“They gave us our world.”
So said President Bill Clinton on June 6, 1994, at the 50th anniversary observance of the Allied landings on the Normandy beaches of France.
The world in 1994—as now—had forgotten the immense peril threatening the nations in the person of Adolf Hitler and the Nazis.
Those Clinton was referring to as having “given us the world” were the soldiers from the United States, the United Kingdom, France, Canada, Poland, and other countries who landed on the five invasion beaches that day.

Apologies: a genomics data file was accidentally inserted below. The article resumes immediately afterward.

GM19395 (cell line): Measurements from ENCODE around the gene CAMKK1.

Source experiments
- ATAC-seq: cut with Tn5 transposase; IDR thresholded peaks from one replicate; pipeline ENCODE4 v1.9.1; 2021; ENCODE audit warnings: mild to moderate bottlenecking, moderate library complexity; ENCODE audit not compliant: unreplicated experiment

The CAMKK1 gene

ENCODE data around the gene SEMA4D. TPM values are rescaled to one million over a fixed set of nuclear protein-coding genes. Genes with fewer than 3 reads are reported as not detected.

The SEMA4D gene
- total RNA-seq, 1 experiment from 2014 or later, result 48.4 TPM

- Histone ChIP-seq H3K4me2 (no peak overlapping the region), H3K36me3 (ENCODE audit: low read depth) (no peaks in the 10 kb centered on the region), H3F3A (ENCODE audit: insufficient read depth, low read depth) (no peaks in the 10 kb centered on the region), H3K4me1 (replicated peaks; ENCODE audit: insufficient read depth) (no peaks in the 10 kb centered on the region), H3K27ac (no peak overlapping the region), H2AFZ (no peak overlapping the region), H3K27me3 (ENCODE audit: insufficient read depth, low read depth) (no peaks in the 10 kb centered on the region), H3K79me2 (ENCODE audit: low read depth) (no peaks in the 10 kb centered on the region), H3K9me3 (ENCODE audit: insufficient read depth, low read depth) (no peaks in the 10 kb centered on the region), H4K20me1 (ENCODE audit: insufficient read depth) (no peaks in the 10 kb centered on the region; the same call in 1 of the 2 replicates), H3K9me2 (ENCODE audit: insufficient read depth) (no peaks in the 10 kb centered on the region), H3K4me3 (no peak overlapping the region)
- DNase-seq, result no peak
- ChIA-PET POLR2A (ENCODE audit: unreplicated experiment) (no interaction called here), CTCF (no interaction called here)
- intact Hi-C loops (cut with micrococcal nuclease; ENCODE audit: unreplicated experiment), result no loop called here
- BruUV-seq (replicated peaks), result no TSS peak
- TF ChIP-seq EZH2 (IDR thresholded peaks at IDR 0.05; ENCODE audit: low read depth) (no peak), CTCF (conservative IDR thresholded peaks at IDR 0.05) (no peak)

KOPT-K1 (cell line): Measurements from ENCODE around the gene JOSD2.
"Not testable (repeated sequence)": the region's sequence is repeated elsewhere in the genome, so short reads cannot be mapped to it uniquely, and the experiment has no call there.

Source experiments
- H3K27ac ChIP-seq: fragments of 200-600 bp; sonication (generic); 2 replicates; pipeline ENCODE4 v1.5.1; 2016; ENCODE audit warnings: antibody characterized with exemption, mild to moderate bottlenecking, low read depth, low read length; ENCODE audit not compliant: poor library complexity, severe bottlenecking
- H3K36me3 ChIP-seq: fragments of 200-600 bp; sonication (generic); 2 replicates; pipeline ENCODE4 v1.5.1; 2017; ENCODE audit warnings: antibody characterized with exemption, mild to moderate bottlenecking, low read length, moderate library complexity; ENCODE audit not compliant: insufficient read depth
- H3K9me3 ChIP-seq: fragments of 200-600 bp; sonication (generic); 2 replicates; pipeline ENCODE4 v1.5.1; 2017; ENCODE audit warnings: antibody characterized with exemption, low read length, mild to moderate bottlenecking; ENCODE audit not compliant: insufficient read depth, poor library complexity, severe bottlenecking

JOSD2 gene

More than ten thousand Allied troops died that day alone.
In 1995 on a trip to France, my wife and I drove from Paris to Normandy to visit the beaches where Clinton and other dignitaries had paid tribute a year earlier. As we drove through villages, we kept encountering large letters painted on rooftops, walls, fences, and signs: “WELCOME TO OUR LIBERATORS”.
I had to wipe away a tear as I realized that the elderly men and women still alive in 1994 were saluting the elderly soldiers who had risked their lives to stop Hitler in 1944. Rather than coming ashore from the English Channel, the old soldiers were now arriving at Normandy in cars and buses.
But the words on the French survivors’ signs reached beyond my physical senses of sight and pierced into my spirit. Suddenly I realized that this was a greeting the world should ...